In Barcelona, Valentine’s Day is no big deal. On the other hand, on April 23, you had better remember to buy a flower for your sweetheart. La Diada de Sant Jordi is one of the most important holidays in Catalonia, honoring its patron Saint George. The Catalan tradition – inspired by the legend of Saint George’s chivalrous slaying of a dragon to save a princess – is for men to buy roses for women and, in return, for women to buy books for men. These days, however, thanks to the modern realization that both sexes have intellectual prowess, most women in Barcelona now receive books from their partners as well as roses.
In the days leading up to Sant Jordi, numerous temporary book and flower stalls start lining the streets; more curiously, the display cases of panaderías (bakeries) throughout the city are filled with an unusual treat: bread striped with the bright yellow and red of the Catalan flag, the famous pa de Sant Jordi. Due to the undeniably vivid hues of this bread, it would be fair to assume that Barcelona’s bakers had taken great liberties with red and yellow food coloring. Surprisingly, the colors in the bread come from completely natural ingredients, with the stripes being formed by layering different kinds of savory dough. The red dough contains Mallorcan sobrassada, a sausage flavored with pimentón, the Spanish paprika that gives the dough its reddish color. The yellow dough is made using Emmental cheese, and a third dough, made with walnuts, forms the outer crust of the bread.
As culinary traditions go, pa de Sant Jordi is relatively new. The bread was created in 1988 by master baker Eduard Crespo, the third-generation owner of La Fleca Balmes. Crespo has developed several innovative bread recipes over the years but pa de Sant Jordi is undoubtedly the most successful. To ensure that the quality of the bread remains high, Crespo even had the recipe copyrighted, so that any bakery selling “pa de Sant Jordi” is required to use a fixed set of ingredients and proportions in its preparation.
Wanting to see Crespo recreate his tasty invention, we recently found ourselves standing in the floury nerve center of La Fleca Balmes, the tangy scent of sobrassada infusing the sweet, yeast-filled air. We watched as Crespo rolled out huge rectangles of dough, cut them into strips, stacked them on top of each other, wrapped the stacks in more dough, and then sliced them into little slabs. The pink-red streaks of sobrassada made each roll look like a cross between a cartoon pork chop and a cinnamon roll. After the bread was baked, we bit into some warm slices, which were crusty and nutty on the outside and soft and flavorsome on the inside. We reflected that there really are few things in life as pleasing as cheesy bread and that adding the piquant flavor of sobrassada into the mix takes the pleasure to a whole new level.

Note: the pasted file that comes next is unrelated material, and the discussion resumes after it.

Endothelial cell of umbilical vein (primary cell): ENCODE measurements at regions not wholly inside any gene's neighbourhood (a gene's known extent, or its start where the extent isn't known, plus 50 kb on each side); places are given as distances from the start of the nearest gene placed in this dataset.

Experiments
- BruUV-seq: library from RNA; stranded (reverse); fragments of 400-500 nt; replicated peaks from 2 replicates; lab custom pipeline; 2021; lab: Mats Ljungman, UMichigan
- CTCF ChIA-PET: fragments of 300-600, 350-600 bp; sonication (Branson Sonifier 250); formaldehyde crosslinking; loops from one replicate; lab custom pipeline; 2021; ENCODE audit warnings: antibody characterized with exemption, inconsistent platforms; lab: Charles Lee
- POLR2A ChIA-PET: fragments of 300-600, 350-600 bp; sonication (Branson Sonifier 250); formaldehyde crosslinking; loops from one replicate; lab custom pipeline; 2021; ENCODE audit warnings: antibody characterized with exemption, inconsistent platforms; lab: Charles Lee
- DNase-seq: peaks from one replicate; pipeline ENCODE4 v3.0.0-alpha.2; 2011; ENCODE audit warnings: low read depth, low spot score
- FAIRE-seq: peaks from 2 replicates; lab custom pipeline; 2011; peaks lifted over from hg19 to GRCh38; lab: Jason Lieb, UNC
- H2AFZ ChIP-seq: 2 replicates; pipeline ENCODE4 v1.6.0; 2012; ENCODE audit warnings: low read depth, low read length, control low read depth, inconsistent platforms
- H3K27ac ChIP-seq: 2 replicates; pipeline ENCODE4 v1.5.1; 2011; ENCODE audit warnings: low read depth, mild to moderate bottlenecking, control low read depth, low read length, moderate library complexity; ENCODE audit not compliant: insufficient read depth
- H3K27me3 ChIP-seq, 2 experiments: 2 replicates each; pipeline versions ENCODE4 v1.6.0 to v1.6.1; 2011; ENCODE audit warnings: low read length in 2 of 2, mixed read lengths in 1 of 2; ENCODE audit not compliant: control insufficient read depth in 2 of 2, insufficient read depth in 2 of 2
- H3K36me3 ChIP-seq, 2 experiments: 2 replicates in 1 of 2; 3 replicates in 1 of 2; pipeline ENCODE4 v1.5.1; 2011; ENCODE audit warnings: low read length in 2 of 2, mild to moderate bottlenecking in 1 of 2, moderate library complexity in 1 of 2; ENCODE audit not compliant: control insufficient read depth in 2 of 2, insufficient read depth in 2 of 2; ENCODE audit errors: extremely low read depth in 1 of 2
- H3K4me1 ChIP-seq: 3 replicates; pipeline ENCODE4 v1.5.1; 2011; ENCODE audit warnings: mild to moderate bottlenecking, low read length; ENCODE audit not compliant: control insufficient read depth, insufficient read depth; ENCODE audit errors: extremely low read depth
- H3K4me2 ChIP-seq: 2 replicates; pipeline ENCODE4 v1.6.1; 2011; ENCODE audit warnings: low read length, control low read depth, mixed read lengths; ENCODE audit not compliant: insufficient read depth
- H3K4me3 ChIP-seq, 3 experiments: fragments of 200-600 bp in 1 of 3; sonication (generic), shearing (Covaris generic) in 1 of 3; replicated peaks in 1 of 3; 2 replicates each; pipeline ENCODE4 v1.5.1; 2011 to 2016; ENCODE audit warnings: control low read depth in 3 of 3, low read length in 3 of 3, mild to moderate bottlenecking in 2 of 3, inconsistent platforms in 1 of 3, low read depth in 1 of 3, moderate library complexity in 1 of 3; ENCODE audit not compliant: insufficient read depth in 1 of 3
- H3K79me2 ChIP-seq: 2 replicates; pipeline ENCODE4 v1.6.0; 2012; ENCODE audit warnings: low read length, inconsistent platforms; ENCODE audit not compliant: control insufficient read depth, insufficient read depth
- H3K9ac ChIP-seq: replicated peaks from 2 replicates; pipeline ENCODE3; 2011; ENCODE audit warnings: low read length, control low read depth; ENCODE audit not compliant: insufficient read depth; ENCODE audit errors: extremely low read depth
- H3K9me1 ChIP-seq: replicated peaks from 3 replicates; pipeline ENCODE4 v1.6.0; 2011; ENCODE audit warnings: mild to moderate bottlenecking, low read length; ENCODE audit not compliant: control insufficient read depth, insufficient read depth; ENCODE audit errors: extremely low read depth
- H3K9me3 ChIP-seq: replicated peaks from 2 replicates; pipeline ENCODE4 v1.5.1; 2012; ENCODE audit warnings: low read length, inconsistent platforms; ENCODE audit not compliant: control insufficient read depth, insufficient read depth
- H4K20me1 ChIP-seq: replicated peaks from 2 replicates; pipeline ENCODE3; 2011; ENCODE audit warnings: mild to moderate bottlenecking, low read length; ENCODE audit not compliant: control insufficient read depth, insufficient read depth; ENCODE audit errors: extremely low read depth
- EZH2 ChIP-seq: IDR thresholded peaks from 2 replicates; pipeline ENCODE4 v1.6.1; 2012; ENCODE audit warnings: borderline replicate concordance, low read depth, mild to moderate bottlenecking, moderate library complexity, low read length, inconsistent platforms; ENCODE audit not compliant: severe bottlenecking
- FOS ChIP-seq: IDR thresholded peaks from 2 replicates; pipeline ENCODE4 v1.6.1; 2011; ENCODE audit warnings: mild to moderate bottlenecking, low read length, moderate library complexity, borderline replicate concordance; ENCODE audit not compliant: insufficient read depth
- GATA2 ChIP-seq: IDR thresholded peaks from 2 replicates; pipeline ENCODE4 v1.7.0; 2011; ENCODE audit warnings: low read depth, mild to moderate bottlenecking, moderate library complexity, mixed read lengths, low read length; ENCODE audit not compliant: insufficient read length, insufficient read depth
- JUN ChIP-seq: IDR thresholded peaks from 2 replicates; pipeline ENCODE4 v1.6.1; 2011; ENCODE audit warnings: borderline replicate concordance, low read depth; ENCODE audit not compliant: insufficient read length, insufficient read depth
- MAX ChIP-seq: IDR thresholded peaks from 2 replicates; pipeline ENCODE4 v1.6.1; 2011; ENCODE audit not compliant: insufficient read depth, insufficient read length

Pa de Sant Jordi may be the new-kid-on-the-block of culinary traditions in Barcelona, but in a relatively short time, it’s been accepted by nearly everyone as a genuine part of the holiday, the patriotically colored bread now a ubiquitous presence in bakeries throughout the city come April 23. Because the recipe for the bread is protected by the Gremi de Flequers (Bakers Guild) of Barcelona – meaning that any place selling it must use the original recipe and also be a member of the guild – you can be assured that it will be delicious wherever you buy it. Nonetheless, we have a few favorite spots that offer not only a good loaf of red-and-yellow striped bread but an excellent ambiance as well.
La Fleca Balmes
Clearly you can’t go wrong if you buy pa de Sant Jordi from the man who invented it. You’ll find him here at his bakery in the Eixample, which was started by his grandfather in 1908. We’re also partial to his yummy carrot and ground almond cake.
This bakery in Barceloneta offers some 40 different delicious varieties of bread, all made with additive-free flour and a natural sourdough starter. Although all of the bread is excellent, we’re secretly partial to their croissants. Bakeries in Spain have an unfortunate tendency to produce flavorless croissants made with lard or other fats rather than butter; to add insult to injury, they also often top the pastries with a sugary glaze. The croissants at Baluard, however, are the real deal and so is the pa de Sant Jordi.
Foix de Sarrià
One of Barcelona’s oldest and best pastry shops, with two locations in the city’s upscale Sarrià neighborhood, Foix de Sarrià was founded in 1886 by the parents of famous Catalan poet J. V. Foix (1893-1987). During the early years of the Franco dictatorship, Foix stopped writing and took over the bakery himself, figuring (probably rightly so) that it was less controversial to make pastries than to write poems. In addition to the authentic pa de Sant Jordi, we highly recommend the petxines de Sarrià, small, chocolate-covered madeleines considered emblematic of the neighborhood.